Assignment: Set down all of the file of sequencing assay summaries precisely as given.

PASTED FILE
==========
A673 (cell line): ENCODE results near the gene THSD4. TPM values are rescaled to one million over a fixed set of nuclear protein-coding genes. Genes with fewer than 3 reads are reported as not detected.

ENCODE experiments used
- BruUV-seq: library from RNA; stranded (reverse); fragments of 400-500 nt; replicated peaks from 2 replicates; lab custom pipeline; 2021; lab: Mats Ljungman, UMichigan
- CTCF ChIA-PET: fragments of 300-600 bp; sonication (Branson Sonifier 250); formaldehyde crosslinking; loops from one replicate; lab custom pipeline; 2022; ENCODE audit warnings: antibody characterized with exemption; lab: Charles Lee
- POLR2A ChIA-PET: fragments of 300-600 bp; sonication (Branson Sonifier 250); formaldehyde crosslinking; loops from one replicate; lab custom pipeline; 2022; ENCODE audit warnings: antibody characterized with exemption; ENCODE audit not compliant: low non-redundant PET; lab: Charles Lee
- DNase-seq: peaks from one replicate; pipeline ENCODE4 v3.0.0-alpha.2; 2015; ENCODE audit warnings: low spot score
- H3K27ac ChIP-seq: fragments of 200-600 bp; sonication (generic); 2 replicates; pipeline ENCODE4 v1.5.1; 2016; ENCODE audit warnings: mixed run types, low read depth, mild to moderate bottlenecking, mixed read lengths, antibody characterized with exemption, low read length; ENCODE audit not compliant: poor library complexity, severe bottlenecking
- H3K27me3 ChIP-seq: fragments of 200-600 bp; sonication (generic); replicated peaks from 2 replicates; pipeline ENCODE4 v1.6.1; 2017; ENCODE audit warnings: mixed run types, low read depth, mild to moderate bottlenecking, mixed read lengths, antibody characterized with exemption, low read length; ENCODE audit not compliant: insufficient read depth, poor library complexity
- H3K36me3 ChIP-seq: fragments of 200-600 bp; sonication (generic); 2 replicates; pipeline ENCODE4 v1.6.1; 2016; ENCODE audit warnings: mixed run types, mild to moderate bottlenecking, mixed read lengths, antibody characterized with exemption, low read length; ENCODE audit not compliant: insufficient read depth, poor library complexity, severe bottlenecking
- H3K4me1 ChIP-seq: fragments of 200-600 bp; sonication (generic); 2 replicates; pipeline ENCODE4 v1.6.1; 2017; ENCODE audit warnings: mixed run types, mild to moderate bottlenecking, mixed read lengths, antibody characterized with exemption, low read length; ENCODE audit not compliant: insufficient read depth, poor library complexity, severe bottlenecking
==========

A673 (cell line): ENCODE results near the gene THSD4. TPM values are rescaled to one million over a fixed set of nuclear protein-coding genes. Genes with fewer than 3 reads are reported as not detected.

ENCODE experiments used
- BruUV-seq: library from RNA; stranded (reverse); fragments of 400-500 nt; replicated peaks from 2 replicates; lab custom pipeline; 2021; lab: Mats Ljungman, UMichigan
- CTCF ChIA-PET: fragments of 300-600 bp; sonication (Branson Sonifier 250); formaldehyde crosslinking; loops from one replicate; lab custom pipeline; 2022; ENCODE audit warnings: antibody characterized with exemption; lab: Charles Lee
- POLR2A ChIA-PET: fragments of 300-600 bp; sonication (Branson Sonifier 250); formaldehyde crosslinking; loops from one replicate; lab custom pipeline; 2022; ENCODE audit warnings: antibody characterized with exemption; ENCODE audit not compliant: low non-redundant PET; lab: Charles Lee
- DNase-seq: peaks from one replicate; pipeline ENCODE4 v3.0.0-alpha.2; 2015; ENCODE audit warnings: low spot score
- H3K27ac ChIP-seq: fragments of 200-600 bp; sonication (generic); 2 replicates; pipeline ENCODE4 v1.5.1; 2016; ENCODE audit warnings: mixed run types, low read depth, mild to moderate bottlenecking, mixed read lengths, antibody characterized with exemption, low read length; ENCODE audit not compliant: poor library complexity, severe bottlenecking
- H3K27me3 ChIP-seq: fragments of 200-600 bp; sonication (generic); replicated peaks from 2 replicates; pipeline ENCODE4 v1.6.1; 2017; ENCODE audit warnings: mixed run types, low read depth, mild to moderate bottlenecking, mixed read lengths, antibody characterized with exemption, low read length; ENCODE audit not compliant: insufficient read depth, poor library complexity
- H3K36me3 ChIP-seq: fragments of 200-600 bp; sonication (generic); 2 replicates; pipeline ENCODE4 v1.6.1; 2016; ENCODE audit warnings: mixed run types, mild to moderate bottlenecking, mixed read lengths, antibody characterized with exemption, low read length; ENCODE audit not compliant: insufficient read depth, poor library complexity, severe bottlenecking
- H3K4me1 ChIP-seq: fragments of 200-600 bp; sonication (generic); 2 replicates; pipeline ENCODE4 v1.6.1; 2017; ENCODE audit warnings: mixed run types, mild to moderate bottlenecking, mixed read lengths, antibody characterized with exemption, low read length; ENCODE audit not compliant: insufficient read depth, poor library complexity, severe bottlenecking